Financial Accounting & Auditing in a Complex World

Accounting Equation

Expertise, sensitivity, multiple factors / inputs into complex financial and economic models, the myth of mathematical accuracy, underlying assumptions and significant judgements, uncertainty and variability of cash flows are all factors that may arise in different business models. Auditors generally rely on management to provide them with information that whatever financial results they present are a fair representation of the company’s business model and activities during a particular financial year. They thus place reliance on management’s interpretation of their own business model and interpretation of the financial reporting standards.

Fair value accounting purports to present a reliable estimate of the fair value of the business based on the present value of the company’s future cash flows. However, because it relies on a determination of future cash flows (where the discounted value method is applied), it involves significant judgements and assumptions about the future, some of these are based on contractual agreements where future cash flows can be reliably determined (for example loan assets provided to clients by banks with fixed or variable interest rates and fixed terms of repayment). By nature estimates of fair value are based on forecasts of future conditions, and on this basis alone auditors cannot vouch for the accuracy of forecasts but can assess the reasonability of assumptions upon discussion with management. Where contractual arrangements are in place and a relatively easily determinable client risk profile is available, it can be easy to test assumptions made by management. However, in most cases determination of fair value is not as straightforward especially when it comes to acquisitions and related party transactions.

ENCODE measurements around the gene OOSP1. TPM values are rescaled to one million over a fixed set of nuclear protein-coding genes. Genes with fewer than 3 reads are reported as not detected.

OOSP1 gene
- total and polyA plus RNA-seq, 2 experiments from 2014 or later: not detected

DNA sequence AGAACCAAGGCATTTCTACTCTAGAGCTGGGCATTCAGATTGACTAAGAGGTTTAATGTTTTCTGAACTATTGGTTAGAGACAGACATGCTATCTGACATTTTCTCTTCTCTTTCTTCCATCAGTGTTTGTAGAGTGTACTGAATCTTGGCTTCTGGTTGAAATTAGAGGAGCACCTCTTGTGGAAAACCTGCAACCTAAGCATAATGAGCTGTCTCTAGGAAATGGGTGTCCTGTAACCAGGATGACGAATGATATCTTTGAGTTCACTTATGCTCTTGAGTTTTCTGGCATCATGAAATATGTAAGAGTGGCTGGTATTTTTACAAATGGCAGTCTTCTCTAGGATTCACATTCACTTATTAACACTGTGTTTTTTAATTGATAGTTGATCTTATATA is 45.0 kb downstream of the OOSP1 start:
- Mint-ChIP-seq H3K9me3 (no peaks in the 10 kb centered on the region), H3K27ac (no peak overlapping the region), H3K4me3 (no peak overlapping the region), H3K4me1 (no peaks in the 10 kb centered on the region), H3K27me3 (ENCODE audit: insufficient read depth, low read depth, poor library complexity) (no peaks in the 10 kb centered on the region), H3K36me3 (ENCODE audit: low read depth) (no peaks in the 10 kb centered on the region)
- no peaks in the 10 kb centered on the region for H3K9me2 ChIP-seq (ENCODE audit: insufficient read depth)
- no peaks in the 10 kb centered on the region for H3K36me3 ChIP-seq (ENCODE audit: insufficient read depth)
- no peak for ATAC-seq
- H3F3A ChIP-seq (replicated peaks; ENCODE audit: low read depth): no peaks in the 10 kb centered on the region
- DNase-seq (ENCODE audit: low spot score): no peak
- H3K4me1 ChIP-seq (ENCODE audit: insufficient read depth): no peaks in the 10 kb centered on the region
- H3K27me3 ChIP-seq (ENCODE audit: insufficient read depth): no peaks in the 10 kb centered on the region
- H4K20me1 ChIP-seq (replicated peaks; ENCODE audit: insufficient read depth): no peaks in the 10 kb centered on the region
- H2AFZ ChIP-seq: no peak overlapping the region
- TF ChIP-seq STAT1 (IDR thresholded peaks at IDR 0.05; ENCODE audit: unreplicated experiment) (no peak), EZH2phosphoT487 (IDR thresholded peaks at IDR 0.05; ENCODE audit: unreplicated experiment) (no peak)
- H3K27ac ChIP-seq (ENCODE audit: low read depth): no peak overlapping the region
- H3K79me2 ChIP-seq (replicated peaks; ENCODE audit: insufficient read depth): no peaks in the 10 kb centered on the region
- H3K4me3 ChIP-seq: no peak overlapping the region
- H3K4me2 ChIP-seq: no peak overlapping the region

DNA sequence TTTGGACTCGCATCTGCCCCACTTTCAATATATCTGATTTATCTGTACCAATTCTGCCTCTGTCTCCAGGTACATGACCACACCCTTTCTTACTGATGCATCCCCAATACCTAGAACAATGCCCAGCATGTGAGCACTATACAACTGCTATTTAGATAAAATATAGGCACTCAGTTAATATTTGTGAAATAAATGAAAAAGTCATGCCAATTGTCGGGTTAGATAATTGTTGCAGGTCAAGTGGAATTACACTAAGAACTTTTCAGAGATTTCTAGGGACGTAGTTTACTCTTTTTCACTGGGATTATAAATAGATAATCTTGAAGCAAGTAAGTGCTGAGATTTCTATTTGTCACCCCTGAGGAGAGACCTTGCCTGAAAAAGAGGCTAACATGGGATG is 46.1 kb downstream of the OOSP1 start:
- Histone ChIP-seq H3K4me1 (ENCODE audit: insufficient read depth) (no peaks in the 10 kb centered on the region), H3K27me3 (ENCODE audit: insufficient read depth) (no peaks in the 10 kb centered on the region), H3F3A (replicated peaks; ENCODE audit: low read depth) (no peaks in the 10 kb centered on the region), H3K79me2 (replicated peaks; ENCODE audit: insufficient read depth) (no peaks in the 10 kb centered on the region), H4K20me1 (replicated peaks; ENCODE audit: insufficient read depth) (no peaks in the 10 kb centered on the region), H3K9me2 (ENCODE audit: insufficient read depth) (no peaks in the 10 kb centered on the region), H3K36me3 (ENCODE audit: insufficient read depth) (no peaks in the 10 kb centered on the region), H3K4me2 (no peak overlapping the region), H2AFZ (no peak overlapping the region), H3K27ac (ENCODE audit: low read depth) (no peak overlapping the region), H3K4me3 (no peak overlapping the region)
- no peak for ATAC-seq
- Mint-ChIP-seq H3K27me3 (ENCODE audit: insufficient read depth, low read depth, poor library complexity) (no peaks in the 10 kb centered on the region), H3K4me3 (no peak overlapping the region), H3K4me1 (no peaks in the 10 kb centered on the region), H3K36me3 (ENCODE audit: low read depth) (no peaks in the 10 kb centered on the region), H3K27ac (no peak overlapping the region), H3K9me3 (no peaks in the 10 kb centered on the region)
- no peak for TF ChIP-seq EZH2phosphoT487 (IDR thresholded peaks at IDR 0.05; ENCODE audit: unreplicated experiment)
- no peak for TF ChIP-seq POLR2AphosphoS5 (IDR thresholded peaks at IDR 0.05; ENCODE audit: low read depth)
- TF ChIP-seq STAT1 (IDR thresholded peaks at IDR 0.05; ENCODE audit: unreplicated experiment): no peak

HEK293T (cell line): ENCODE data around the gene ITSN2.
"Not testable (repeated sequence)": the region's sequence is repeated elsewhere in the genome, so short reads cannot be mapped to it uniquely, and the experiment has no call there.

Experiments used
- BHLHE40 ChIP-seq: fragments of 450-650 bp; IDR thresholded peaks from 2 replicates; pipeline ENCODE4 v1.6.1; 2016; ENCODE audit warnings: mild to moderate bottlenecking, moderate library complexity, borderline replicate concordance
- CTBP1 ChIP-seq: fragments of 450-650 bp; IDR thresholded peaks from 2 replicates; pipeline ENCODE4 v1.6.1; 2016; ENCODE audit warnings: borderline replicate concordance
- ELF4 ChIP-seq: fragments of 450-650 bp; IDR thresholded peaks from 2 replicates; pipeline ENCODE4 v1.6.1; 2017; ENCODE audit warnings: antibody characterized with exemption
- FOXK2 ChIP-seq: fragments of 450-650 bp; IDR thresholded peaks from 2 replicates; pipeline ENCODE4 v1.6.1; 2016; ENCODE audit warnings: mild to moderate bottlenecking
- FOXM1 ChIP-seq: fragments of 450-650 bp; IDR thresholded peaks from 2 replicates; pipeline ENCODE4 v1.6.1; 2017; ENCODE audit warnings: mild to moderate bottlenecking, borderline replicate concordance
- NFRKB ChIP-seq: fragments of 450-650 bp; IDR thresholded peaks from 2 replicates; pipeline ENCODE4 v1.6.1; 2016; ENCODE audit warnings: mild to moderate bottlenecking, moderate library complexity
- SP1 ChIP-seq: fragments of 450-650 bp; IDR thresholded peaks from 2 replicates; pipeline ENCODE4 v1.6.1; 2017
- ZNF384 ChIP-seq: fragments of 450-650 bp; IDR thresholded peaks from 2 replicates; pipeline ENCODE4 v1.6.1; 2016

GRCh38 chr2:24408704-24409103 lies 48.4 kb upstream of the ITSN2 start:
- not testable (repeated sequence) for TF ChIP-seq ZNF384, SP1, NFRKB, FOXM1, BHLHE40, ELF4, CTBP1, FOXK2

Every accounting student that has done group accounting can attest to the complexity of group accounting and the notion of goodwill in consolidated financial statements. Growth through acquisitions is one of the quickest ways to achieve growth in a company, to gain market share in a particular market or diversify the company’s operations and as a result increase its earnings base, resulting in the generation of additional value for shareholders. Typically a company is acquired from its existing shareholders at a determined price which is agreed by upon between management and the acquiring company which are ideally approved by shareholders in a shareholders meeting (there are certain laws, and requirements by stock exchanges around the world pertaining to acquisitions, I will not delve into these). The whole process involves the engagement of expert advisors, lawyers and independent valuers who ultimately determine a “fair value” of the shares to be acquired and draft the terms and conditions of the approval with inputs from the competition commissions.

In the case of acquisitions it is not uncommon to hear of a “premium” to current market values being paid for the acquisition of shares. Such a premium for accounting purposes will normally result in the creation of goodwill which is the excess of purchase consideration less the net asset value of the company after consideration of the fair value of any contingent liabilities or reliably measurable intangible assets. Such goodwill is recognised as an asset in the group’s financial statements as it represents the premium which the company could potentially realise in the future, however, it is impossible to measure whether such goodwill is realisable or not. A prudent approach would be to write of the goodwill as soon as it arises and focus on creating value from the acquired assets. Research has proven time and again that most mergers and acquisitions fail due to cultural clashes or failure to realises the synergistic benefits initially envisaged for the business, thus whatever “premium” is paid for the business is mostly for the benefit of shareholders in the company being acquired and not necessarily a measure of the company’s ability to generate future cash flow.